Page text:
After watching scores of Shakespeare productions, as well as teaching and directing Shakespeare for decades, I have a clear philosophy about contemporary Shakespearean production. Though the acting is usually excellent, particularly after Dominic Dromgoole took the artistic reins from Mark Rylance, I don't like the approach toward Shakespeare exemplified by the productions at Shakespeare's Globe in London. I think the interplay with the audience can be very effective, but all the Elizabethan drag just places Shakespeare's work in some other world. We can look and enjoy, but we don't have to think about it. I prefer productions of Shakespeare that are geared to expressing what the play is about for us in the twenty-first century. Shakespeare should be both timeless -- not necessarily rooted in his historical past -- but also timely. If I think about great Shakespearean productions I have seen recently, I recall Nicholas Hytner's production of HAMLET with Rory Kinnear, for instance, a production that not only set the play in the present, but also made us see its title character in a new way. A production of Shakespeare doesn't have to be set in the present, but it should make its audience think about the play, not merely watch it. Of course, however one does the play, it needs to be spoken well. Everything one needs in Shakespeare is in the language.
Julie Taymor's new production of A MIDSUMMER NIGHT'S DREAM, now on view at the brand new Polonsky Shakespeare Theatre in Brooklyn (the new home of Theatre for a New Audience), is without doubt the most visually beautiful production of Shakespeare I have ever seen. From beginning to end, one is surprised and awed by gorgeous visual effects, all at the service of the play. Es Devlin's simple but visually arresting sets, Constance Hoffman's costumes, Sven Ortel's projections, Donald Holder's lighting -- all of these elements cohered in Taymor's appropriately dreamlike and often scary production. This was far from a mindless, ornamental production. Taymor had clear ideas about the play. The woods at night was a place where chaos could and did break out at any point. The central character in Taymor's vision of the play is Puck, the central agent of chaos. Played by the androgynous, amazingly flexible British actress Kathryn Hunter with a croaky voice and a body that can do just about anything, Hunter is the agent of magic, which can be good or bad. Fairies, after all, were mischievous creatures. The army of fairies -- called Rude Elementals -- are played by twenty or so talented children.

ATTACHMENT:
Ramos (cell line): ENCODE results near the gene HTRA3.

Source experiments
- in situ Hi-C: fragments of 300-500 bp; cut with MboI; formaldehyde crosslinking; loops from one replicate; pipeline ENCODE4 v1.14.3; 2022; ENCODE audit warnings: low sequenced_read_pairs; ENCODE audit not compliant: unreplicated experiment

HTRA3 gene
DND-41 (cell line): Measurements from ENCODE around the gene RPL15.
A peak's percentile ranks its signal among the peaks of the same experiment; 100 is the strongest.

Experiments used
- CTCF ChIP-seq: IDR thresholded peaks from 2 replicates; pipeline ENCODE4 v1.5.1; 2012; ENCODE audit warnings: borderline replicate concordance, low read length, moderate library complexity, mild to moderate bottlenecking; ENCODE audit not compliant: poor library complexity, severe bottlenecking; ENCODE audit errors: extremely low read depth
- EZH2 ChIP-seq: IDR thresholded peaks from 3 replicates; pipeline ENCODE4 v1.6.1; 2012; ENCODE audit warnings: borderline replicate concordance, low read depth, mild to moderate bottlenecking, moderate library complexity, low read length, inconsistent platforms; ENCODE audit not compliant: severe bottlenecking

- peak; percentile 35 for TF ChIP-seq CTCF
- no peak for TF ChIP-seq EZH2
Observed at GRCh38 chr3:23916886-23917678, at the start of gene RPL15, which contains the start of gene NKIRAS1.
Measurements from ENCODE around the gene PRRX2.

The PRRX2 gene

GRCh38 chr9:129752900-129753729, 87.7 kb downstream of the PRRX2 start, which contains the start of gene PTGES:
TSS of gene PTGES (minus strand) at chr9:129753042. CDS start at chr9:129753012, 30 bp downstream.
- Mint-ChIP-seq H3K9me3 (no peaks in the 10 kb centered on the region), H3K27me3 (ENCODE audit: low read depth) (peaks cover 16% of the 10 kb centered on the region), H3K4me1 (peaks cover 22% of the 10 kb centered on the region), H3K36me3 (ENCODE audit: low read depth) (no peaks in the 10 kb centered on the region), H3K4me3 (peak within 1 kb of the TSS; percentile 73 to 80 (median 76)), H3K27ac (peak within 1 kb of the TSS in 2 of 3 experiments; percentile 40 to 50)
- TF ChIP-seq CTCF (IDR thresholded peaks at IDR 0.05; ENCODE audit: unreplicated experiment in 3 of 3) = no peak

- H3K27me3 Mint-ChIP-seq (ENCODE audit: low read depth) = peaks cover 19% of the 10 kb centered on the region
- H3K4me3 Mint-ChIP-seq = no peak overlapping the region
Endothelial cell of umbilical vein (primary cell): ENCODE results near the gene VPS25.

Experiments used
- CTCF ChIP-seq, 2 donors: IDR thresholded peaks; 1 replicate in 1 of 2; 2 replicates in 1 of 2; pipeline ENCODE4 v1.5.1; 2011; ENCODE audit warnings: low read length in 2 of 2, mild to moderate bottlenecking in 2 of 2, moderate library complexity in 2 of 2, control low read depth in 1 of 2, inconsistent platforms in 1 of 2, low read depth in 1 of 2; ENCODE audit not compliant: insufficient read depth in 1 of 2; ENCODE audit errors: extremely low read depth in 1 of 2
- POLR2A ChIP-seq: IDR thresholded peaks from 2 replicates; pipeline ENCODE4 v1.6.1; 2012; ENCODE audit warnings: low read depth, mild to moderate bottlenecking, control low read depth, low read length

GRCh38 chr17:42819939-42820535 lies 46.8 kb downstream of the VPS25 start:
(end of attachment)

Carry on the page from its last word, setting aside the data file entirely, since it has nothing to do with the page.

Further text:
Every moment in this production is clear story-telling. Time is relative. If Theseus and his court seem to be of a different time, Bottom (Max Casella) and his fellow actors are definitely from Brooklyn or a nearby borough. Oberon (David Harewood) and Titania (Tina Benko) are definitely from another realm. Trap doors and stage elevators as well as some magical aerial effects underscore the difference between the earthbound mortals and the non-humans who rule the woods. Emotional stakes are always high in this production as they should be.
Shakespeare demands large casts (though in his time thirteen or so actors played multiple roles), and acting in Shakespearean productions on either side of the Atantic is seldom consistently excellent. In the United States, this is in part because young actors don't get enough chance to play classical roles in training or in their early careers. Duke, where I taught for eons, hasn't mounted a full Shakespearean production since I retired in 2008. Any good training program should mount a Shakespeare production at least every other year. It is not surprising that this cast had actors with less technique than others. This was particularly evident in the four young lovers. Demetrius and Helena (Zack Appleman and Mandi Masden) simply had better control over their voices and bodies than Hermia and Lysander (Lilly Englert and Jake Horowitz). I'm not always crazy about Kathryn Hunter's acting, but she was perfect as Puck. Veteran British actor David Harewood and Tina Benko brought both power and sensuality to Oberon and Titania. I was particularly impressed with Nick Bottom and his cohorts who found affecting contemporary counterparts for their characters, and who played the tragedy of Pyramus and Thisbe honestly instead of obviously playing it for laughs. Zachary Infante, acting Young Francis Flute who is assigned the role of Thisbe, actually performed the tragic heroine as if he were playing Juliet, a surprising and moving choice.
I like to be surprised by a revival of a classic, but also feel that the surprises are justified by the text. From beginning to end, Taymor's DREAM was surprising, but also an act of understanding and love for this oft-performed play. Awesome.
The design for the brand new Polonsky Shakespeare Theatre, right across the street from BAM in Brooklyn, has obviously been influenced by the former Cottesloe Theatre of the Royal National Theatre of Great Britain and the Royal Shakespeare Theatre at Stratford-Upon-Avon, though this theatre is more intimate than these spaces. The audience sits on three sides of a deep thrust stage. There are two balconies, each with one row of seats (elevators for those who can't handle the stairs). Everyone has an excellent view of the stage. The lobby areas could be a bit roomier, but this is an important new theatre. Taymor's DREAM gave it the opening production it deserves.
A MIDSUMMER NIGHT'S DREAM. Theatre for a New Audience at the Polonsky Shakespeare Theatre. December 28, 2013.